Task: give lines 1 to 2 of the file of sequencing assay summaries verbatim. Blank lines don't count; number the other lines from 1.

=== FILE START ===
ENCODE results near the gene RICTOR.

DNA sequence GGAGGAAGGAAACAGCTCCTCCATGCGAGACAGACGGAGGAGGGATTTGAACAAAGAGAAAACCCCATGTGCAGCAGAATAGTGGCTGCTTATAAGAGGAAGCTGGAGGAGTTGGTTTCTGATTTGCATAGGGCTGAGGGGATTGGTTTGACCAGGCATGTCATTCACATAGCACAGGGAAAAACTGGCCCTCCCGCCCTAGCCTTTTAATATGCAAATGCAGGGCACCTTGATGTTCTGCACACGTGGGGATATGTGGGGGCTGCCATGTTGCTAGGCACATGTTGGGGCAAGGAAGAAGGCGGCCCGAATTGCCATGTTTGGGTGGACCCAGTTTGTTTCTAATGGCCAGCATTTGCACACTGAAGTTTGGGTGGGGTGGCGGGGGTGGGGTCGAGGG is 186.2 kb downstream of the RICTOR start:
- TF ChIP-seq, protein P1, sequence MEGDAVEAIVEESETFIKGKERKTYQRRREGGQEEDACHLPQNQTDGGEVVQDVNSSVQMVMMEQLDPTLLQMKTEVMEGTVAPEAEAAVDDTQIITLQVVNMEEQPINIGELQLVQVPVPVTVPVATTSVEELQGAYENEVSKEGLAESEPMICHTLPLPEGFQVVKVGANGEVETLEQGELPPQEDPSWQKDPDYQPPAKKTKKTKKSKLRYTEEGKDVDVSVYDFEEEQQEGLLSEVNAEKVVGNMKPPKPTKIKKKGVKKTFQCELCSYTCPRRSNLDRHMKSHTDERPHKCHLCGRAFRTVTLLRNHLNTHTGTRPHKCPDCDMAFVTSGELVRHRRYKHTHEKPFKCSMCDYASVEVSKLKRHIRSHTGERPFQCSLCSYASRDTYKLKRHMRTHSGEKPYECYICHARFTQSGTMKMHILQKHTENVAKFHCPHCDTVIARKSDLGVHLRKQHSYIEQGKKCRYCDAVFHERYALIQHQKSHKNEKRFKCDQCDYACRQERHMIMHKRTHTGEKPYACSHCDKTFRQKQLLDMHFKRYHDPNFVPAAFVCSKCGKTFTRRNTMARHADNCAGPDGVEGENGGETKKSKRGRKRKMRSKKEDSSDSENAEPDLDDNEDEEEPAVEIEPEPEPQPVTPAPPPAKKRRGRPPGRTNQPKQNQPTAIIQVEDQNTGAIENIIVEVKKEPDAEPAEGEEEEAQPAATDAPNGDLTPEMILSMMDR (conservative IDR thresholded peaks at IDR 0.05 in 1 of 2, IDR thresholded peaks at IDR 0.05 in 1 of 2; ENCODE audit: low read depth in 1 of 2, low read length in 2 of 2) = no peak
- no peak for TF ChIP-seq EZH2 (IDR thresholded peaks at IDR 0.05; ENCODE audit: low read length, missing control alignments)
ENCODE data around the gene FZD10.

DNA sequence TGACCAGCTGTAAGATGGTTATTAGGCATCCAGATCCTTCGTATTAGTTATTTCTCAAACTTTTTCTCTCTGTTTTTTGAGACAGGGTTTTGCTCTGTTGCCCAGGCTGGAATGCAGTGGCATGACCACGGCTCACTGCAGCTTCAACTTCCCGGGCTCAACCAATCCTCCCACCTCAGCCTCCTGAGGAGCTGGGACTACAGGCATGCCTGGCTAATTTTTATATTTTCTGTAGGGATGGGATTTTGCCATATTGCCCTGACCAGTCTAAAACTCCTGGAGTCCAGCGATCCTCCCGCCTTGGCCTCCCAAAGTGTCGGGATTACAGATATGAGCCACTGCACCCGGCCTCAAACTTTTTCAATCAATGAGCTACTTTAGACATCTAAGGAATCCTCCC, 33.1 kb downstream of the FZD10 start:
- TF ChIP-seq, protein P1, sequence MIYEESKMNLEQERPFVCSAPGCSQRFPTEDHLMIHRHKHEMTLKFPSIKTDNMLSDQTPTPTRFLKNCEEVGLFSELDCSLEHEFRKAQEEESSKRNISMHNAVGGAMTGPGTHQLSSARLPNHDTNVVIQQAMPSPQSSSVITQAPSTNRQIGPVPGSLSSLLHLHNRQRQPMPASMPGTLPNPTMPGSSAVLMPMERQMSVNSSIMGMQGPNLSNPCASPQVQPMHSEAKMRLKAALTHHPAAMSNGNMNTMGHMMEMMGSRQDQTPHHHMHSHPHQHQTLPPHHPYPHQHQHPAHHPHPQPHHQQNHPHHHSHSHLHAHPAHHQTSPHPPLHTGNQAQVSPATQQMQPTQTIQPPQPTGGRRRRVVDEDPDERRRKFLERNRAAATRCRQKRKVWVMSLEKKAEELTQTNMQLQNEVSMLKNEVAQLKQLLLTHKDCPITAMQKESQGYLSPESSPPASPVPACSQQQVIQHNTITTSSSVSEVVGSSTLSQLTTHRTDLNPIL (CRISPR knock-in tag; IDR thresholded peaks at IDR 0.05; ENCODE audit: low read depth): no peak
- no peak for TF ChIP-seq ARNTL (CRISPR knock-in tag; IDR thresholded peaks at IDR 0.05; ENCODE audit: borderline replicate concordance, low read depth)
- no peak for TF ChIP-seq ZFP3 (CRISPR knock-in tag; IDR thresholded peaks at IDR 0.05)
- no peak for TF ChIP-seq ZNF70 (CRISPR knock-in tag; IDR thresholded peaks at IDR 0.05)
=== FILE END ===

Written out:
ENCODE results near the gene RICTOR.

DNA sequence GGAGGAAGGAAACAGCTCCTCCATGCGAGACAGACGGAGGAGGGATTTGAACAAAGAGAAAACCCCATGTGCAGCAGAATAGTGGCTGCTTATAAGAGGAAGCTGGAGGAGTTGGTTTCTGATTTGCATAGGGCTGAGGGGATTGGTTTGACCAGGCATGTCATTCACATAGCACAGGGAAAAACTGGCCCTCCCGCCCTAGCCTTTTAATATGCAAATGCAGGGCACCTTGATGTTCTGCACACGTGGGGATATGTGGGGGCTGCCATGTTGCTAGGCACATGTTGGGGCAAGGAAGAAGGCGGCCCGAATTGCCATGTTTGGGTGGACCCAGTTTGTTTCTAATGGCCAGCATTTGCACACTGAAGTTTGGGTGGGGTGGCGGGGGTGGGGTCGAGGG is 186.2 kb downstream of the RICTOR start: